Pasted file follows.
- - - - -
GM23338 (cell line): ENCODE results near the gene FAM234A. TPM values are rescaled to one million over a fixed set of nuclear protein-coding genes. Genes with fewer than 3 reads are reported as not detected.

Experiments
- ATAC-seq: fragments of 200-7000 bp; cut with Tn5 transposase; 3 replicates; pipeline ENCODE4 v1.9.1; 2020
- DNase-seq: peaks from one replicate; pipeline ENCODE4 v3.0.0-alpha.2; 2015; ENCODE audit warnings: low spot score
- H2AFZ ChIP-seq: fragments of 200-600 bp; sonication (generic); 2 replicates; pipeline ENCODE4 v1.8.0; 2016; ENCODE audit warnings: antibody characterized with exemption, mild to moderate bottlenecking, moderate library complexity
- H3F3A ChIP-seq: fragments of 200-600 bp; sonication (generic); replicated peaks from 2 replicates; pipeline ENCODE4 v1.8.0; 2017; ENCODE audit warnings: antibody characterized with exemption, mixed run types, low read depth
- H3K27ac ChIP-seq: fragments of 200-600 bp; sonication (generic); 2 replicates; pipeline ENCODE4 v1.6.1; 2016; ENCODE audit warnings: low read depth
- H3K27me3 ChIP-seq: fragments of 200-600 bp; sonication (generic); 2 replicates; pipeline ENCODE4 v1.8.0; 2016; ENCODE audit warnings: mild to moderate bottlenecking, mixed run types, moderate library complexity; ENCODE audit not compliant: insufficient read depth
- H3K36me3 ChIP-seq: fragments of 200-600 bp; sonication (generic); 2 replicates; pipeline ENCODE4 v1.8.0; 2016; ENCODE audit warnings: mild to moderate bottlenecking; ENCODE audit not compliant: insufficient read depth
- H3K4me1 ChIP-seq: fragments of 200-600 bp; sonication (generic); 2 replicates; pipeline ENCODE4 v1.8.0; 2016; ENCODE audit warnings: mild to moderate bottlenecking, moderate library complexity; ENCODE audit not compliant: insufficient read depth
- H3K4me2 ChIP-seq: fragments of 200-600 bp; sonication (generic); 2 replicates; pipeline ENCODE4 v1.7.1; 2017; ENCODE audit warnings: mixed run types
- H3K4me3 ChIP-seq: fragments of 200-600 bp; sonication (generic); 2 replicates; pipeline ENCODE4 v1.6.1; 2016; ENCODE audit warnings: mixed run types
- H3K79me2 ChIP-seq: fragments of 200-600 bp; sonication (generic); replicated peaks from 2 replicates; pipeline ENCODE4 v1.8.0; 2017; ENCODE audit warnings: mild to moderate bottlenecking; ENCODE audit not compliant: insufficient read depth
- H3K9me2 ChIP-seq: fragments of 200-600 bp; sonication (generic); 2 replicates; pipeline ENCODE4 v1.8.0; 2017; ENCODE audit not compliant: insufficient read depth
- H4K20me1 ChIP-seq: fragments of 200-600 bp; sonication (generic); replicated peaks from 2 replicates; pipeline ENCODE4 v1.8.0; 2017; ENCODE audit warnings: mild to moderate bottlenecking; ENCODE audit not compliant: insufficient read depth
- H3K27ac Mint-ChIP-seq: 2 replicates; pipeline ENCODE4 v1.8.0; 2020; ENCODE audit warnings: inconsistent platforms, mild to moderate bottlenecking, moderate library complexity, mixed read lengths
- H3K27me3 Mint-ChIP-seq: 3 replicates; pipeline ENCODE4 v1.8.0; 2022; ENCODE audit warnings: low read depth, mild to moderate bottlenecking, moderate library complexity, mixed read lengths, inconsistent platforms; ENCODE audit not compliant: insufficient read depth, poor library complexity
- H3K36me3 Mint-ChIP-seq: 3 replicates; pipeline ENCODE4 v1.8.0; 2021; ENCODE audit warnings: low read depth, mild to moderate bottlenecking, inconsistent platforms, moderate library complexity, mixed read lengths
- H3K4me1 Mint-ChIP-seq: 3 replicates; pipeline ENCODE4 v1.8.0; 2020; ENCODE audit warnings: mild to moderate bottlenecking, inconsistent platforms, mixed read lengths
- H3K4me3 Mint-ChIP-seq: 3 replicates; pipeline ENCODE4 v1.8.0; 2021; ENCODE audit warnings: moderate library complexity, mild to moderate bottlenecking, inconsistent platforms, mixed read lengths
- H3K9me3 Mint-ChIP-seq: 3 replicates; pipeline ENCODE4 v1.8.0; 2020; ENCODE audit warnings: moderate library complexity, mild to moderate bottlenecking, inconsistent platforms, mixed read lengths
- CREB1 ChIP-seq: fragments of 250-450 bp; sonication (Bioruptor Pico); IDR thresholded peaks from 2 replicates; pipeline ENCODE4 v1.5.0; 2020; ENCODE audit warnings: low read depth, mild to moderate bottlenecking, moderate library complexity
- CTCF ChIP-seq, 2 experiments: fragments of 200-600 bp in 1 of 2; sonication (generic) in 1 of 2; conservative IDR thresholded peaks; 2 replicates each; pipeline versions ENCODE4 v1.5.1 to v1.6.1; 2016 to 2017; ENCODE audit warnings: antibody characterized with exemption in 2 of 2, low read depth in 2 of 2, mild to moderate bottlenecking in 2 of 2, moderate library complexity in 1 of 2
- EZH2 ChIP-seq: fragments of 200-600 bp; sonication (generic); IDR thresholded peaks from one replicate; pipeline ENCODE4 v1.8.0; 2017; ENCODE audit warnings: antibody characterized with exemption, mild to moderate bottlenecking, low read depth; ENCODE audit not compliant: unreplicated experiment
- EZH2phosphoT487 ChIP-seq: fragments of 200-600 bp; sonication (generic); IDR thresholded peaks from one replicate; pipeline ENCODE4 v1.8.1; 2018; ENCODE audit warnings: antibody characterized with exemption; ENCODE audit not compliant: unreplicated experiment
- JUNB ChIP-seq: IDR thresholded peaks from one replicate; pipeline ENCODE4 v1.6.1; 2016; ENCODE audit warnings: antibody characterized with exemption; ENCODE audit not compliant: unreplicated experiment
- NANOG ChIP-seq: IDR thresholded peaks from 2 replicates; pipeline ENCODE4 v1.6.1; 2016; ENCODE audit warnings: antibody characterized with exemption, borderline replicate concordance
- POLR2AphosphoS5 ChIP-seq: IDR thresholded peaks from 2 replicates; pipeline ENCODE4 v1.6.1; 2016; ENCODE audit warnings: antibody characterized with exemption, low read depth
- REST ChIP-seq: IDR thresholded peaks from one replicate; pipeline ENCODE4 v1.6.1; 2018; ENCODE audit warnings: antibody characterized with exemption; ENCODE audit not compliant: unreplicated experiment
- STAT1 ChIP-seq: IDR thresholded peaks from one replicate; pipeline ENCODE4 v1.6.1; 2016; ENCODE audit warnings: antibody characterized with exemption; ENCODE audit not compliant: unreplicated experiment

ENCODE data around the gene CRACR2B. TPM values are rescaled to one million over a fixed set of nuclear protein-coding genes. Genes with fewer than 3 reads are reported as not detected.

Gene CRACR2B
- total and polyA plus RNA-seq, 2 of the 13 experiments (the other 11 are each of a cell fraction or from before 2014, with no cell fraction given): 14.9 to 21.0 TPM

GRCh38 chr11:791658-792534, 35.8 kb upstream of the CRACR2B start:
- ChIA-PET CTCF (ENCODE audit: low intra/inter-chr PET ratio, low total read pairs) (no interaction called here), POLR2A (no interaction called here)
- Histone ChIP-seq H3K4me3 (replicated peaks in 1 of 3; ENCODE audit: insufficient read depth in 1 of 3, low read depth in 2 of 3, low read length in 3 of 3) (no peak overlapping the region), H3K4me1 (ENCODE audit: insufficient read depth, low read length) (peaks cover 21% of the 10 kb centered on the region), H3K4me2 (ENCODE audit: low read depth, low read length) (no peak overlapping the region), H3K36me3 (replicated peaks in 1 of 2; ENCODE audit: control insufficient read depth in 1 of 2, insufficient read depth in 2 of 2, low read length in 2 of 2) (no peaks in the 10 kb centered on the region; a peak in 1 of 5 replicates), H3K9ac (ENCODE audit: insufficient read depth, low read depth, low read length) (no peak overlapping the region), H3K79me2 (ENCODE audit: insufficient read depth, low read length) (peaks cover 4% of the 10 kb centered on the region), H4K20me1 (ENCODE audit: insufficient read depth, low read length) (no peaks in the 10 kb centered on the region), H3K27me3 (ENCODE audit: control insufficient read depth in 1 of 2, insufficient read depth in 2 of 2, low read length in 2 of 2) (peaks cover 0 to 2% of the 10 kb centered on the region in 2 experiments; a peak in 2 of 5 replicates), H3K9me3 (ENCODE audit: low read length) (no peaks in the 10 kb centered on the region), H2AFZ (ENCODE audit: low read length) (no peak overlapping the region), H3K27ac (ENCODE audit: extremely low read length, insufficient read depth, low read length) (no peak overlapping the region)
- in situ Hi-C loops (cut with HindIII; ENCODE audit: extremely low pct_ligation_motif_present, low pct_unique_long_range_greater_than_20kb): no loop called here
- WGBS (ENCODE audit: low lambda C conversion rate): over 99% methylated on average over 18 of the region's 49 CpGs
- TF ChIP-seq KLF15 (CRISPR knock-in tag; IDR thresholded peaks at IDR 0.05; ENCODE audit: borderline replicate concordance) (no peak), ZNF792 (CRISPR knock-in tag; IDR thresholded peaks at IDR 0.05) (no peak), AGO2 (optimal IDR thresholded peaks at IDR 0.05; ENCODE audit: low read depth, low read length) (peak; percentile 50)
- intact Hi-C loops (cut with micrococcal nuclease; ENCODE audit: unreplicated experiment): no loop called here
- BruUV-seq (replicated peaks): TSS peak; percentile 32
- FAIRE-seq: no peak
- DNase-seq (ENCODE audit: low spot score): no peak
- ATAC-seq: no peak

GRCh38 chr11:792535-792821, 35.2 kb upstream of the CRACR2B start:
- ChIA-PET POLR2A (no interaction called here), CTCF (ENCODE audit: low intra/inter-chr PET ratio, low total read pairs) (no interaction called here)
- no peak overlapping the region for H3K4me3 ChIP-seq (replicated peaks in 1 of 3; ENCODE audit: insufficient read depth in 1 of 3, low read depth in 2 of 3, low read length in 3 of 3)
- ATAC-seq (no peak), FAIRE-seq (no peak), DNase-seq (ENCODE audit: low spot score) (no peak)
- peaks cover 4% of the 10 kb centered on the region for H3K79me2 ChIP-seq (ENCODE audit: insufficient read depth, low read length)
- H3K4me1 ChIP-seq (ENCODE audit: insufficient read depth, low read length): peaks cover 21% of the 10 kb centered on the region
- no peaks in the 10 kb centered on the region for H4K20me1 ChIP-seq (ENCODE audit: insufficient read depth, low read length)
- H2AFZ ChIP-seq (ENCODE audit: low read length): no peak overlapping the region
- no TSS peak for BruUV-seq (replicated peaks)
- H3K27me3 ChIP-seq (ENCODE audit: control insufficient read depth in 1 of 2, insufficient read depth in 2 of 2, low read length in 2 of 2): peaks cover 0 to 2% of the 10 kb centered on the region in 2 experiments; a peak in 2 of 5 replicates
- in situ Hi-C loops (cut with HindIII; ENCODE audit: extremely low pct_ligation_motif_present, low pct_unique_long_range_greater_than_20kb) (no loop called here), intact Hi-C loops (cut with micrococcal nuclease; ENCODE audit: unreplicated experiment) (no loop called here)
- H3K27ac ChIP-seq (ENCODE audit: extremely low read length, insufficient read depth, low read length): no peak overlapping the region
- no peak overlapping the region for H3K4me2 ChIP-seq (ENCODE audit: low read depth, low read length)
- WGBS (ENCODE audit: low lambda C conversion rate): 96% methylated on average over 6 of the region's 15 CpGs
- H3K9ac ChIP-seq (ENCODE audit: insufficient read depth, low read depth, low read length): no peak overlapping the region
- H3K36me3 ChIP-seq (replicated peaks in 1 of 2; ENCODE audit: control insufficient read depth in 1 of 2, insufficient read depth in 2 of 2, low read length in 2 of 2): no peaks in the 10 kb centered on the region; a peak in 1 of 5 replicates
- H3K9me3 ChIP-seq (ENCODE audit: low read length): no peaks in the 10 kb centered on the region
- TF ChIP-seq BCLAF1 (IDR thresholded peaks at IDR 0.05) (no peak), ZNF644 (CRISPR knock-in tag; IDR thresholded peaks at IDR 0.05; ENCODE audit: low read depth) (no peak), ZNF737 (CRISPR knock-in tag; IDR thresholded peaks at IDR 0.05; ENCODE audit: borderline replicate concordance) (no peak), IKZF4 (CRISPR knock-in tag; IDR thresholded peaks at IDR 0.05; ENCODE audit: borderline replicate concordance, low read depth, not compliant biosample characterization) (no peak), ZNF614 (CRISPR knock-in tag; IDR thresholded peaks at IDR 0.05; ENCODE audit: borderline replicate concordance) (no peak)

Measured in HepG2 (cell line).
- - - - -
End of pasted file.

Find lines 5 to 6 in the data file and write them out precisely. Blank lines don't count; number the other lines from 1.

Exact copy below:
- H2AFZ ChIP-seq: fragments of 200-600 bp; sonication (generic); 2 replicates; pipeline ENCODE4 v1.8.0; 2016; ENCODE audit warnings: antibody characterized with exemption, mild to moderate bottlenecking, moderate library complexity
- H3F3A ChIP-seq: fragments of 200-600 bp; sonication (generic); replicated peaks from 2 replicates; pipeline ENCODE4 v1.8.0; 2017; ENCODE audit warnings: antibody characterized with exemption, mixed run types, low read depth